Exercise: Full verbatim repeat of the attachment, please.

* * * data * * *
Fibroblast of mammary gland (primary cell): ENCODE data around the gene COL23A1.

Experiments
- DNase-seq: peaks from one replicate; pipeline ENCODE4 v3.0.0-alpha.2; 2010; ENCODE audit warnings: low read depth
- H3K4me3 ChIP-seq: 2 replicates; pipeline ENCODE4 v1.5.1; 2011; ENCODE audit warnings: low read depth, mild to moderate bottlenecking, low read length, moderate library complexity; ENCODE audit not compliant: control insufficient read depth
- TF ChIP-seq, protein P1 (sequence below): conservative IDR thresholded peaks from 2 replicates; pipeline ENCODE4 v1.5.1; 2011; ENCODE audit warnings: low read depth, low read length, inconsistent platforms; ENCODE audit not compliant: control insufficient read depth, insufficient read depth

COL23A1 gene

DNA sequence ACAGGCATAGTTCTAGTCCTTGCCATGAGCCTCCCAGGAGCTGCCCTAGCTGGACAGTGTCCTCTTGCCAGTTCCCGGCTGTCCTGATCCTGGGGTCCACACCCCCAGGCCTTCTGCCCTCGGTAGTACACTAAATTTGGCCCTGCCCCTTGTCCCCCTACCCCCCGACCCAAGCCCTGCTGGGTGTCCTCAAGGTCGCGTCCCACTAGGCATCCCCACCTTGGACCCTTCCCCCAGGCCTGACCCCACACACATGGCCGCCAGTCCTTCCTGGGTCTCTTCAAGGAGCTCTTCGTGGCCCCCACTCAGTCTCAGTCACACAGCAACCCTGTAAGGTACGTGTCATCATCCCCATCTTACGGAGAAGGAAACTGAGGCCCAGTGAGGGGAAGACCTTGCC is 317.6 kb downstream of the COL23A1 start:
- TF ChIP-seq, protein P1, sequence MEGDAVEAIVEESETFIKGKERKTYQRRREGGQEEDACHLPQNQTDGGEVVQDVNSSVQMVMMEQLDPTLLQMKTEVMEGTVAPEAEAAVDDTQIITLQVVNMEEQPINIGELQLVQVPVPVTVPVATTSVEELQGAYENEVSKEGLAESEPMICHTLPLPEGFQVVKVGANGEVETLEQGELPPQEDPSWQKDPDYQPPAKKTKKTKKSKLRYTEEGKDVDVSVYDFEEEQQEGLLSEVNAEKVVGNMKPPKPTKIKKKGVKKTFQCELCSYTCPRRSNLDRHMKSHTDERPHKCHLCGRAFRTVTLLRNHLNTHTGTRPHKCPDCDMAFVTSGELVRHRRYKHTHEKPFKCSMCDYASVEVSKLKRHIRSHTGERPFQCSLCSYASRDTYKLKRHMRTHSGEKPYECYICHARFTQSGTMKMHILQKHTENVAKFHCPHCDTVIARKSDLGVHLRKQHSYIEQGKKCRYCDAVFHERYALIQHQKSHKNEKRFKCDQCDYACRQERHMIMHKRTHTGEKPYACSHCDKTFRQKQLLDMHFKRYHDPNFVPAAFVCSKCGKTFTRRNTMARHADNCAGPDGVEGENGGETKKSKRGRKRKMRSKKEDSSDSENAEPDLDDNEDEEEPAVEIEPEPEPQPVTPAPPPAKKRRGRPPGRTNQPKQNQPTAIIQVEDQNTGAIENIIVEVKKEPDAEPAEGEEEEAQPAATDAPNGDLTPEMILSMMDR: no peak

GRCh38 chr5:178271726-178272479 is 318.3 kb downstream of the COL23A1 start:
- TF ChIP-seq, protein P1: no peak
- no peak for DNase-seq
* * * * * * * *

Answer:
Fibroblast of mammary gland (primary cell): ENCODE data around the gene COL23A1.

Experiments
- DNase-seq: peaks from one replicate; pipeline ENCODE4 v3.0.0-alpha.2; 2010; ENCODE audit warnings: low read depth
- H3K4me3 ChIP-seq: 2 replicates; pipeline ENCODE4 v1.5.1; 2011; ENCODE audit warnings: low read depth, mild to moderate bottlenecking, low read length, moderate library complexity; ENCODE audit not compliant: control insufficient read depth
- TF ChIP-seq, protein P1 (sequence below): conservative IDR thresholded peaks from 2 replicates; pipeline ENCODE4 v1.5.1; 2011; ENCODE audit warnings: low read depth, low read length, inconsistent platforms; ENCODE audit not compliant: control insufficient read depth, insufficient read depth

COL23A1 gene

DNA sequence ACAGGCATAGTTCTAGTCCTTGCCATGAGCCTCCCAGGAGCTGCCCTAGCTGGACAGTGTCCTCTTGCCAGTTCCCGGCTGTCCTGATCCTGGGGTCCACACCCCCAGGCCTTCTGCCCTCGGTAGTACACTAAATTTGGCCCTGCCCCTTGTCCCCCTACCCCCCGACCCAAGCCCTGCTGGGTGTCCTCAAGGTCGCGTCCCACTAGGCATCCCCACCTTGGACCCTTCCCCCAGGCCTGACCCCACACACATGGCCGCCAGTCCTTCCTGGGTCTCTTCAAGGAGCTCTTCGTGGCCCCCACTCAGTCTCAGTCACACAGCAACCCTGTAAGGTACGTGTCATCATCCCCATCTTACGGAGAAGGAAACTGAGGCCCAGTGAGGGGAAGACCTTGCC is 317.6 kb downstream of the COL23A1 start:
- TF ChIP-seq, protein P1, sequence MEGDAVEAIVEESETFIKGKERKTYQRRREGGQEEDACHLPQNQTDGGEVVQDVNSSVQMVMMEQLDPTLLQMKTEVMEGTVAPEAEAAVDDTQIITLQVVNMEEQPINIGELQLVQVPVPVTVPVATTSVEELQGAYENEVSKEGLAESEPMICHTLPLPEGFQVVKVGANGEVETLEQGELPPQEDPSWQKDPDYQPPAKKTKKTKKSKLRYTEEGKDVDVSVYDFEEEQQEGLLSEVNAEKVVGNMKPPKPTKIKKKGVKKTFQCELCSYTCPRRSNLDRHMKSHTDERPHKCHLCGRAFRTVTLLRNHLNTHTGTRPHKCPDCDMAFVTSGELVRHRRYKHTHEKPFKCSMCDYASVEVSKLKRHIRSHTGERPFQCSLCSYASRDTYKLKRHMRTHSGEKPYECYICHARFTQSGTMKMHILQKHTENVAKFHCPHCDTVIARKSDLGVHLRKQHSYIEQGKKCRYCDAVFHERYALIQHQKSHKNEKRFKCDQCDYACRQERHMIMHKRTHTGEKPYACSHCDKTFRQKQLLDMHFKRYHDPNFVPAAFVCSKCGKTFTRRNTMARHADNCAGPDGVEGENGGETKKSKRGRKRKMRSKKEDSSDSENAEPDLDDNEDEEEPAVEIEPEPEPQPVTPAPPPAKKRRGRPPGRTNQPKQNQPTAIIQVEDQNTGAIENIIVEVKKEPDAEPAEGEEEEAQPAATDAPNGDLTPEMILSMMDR: no peak

GRCh38 chr5:178271726-178272479 is 318.3 kb downstream of the COL23A1 start:
- TF ChIP-seq, protein P1: no peak
- no peak for DNase-seq